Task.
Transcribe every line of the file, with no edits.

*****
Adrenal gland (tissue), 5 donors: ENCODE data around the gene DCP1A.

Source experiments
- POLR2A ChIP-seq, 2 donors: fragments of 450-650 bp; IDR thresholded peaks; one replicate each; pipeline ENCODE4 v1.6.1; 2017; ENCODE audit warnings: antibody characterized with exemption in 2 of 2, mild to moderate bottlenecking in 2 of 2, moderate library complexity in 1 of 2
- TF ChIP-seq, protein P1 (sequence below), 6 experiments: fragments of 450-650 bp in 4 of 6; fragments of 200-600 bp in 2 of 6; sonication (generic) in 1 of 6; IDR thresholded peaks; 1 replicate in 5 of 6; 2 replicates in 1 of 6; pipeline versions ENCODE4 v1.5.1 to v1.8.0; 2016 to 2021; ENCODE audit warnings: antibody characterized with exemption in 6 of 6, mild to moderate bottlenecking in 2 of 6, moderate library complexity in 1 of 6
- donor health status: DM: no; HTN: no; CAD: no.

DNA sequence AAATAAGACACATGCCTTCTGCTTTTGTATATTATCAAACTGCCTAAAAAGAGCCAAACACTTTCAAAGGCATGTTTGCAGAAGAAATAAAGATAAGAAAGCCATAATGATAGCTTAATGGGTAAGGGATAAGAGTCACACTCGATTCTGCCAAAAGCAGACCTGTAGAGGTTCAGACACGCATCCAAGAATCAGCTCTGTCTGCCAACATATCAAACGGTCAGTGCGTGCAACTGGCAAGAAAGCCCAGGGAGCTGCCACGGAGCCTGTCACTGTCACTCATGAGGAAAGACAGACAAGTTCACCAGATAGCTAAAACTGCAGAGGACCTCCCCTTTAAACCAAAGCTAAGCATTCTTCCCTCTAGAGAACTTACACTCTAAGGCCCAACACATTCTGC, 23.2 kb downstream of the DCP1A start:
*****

Adrenal gland (tissue), 5 donors: ENCODE data around the gene DCP1A.

Source experiments
- POLR2A ChIP-seq, 2 donors: fragments of 450-650 bp; IDR thresholded peaks; one replicate each; pipeline ENCODE4 v1.6.1; 2017; ENCODE audit warnings: antibody characterized with exemption in 2 of 2, mild to moderate bottlenecking in 2 of 2, moderate library complexity in 1 of 2
- TF ChIP-seq, protein P1 (sequence below), 6 experiments: fragments of 450-650 bp in 4 of 6; fragments of 200-600 bp in 2 of 6; sonication (generic) in 1 of 6; IDR thresholded peaks; 1 replicate in 5 of 6; 2 replicates in 1 of 6; pipeline versions ENCODE4 v1.5.1 to v1.8.0; 2016 to 2021; ENCODE audit warnings: antibody characterized with exemption in 6 of 6, mild to moderate bottlenecking in 2 of 6, moderate library complexity in 1 of 6
- donor health status: DM: no; HTN: no; CAD: no.

DNA sequence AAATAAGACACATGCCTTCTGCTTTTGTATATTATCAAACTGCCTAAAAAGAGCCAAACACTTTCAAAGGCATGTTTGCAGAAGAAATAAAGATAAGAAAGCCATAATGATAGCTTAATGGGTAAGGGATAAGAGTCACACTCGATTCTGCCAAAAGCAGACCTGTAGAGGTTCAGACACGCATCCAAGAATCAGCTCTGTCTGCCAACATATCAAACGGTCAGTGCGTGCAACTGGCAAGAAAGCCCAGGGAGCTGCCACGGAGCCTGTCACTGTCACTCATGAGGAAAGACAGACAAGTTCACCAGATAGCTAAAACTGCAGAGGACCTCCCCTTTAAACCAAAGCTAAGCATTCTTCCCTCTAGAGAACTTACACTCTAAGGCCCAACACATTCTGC, 23.2 kb downstream of the DCP1A start: